The role of critical race theory in healing BIPOC generational trauma

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22nd Jun 2022 Life

The role of critical race theory in healing BIPOC generational trauma

The BIPOC community has suffered from generational trauma for years resulting from the massive violence committed against the community.

But this violence doesn't only come in the form of killing and death — we can see several forms of violence committed against BIPOC throughout history.

"Why do we only see white supremacy when it manifests in the form of mass murder?" asks Matthew Kincaid, CEO of Overcoming Racism. "Do we not see the targeting of women's rights as a white supremacy issue? What about voter suppression? The banning of teaching and talking about racism? Do we not see the mainstreaming of white supremacist ideologies as a white supremacy issue?"

The solution to healing this trauma is to look at society through a more critical lens regarding race, a concept known as critical race theory (CRT). However, even questioning the role that race has played in violence and trauma is somehow considered a "controversial" issue. Why is that? The answer is simple: the people who are committing this violence and creating this trauma are in denial of their role in the matter.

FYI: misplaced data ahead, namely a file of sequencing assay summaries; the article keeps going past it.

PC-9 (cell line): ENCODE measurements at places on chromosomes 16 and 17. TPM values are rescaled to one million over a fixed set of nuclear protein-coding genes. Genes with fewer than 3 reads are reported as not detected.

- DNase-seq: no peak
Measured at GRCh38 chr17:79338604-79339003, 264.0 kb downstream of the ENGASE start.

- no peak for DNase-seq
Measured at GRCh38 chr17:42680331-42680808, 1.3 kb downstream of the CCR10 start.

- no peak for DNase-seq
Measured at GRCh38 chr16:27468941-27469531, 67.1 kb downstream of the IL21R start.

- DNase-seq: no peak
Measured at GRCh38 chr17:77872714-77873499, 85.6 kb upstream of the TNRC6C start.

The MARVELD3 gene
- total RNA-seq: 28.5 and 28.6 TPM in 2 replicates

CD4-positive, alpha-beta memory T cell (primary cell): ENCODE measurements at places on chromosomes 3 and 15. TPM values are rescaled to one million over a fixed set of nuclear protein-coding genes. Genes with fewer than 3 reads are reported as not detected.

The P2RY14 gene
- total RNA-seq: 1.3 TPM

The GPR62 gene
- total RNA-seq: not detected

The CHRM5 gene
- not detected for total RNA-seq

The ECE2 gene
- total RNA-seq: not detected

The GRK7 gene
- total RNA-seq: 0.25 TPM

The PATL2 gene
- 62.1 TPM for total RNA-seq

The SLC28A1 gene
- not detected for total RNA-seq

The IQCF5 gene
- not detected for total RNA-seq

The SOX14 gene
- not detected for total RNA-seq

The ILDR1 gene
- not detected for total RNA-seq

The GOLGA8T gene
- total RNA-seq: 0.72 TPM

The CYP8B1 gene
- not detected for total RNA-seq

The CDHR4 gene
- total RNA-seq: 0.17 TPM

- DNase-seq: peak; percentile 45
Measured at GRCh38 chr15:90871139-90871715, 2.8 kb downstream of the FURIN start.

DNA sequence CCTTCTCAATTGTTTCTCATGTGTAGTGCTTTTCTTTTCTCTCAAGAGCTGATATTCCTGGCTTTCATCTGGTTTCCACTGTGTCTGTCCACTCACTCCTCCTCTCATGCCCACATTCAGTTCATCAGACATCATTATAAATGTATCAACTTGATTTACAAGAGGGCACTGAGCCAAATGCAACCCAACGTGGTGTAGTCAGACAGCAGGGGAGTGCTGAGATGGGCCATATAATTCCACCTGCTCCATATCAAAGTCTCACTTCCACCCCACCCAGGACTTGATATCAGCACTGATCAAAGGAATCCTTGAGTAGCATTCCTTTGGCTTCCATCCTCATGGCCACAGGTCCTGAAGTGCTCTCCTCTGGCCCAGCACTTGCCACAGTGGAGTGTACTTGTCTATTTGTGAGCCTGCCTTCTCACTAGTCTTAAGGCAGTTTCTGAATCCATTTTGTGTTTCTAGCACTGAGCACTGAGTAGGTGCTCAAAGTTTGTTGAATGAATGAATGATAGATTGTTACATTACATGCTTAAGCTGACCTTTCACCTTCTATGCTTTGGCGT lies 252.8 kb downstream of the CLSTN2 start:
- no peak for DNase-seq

What is Critical Race Theory?

At its core, CRT examines how racial identities and racism are fundamentally embedded in American laws and institutions. This approach has gained widespread attention in the media since the murder of George Floyd in 2020. At that point, people began to ruminate more deeply on how racism is reflected in the policing and criminal justice systems. And given that the system in power is predominantly and overwhelmingly white, they see this level of awareness as a threat.

What recent laws banning the teaching of CRT in K-12 classrooms have gotten wrong is that CRT is not something typically taught in a primary school environment — it is a university-level concept. Critical race theory was introduced as a law school concept to discuss institutional racism. These concepts are simply too complex for children in younger age ranges to comprehend, so it stands to reason that lawmakers are actually trying to ban the discussion of racism and white supremacy altogether.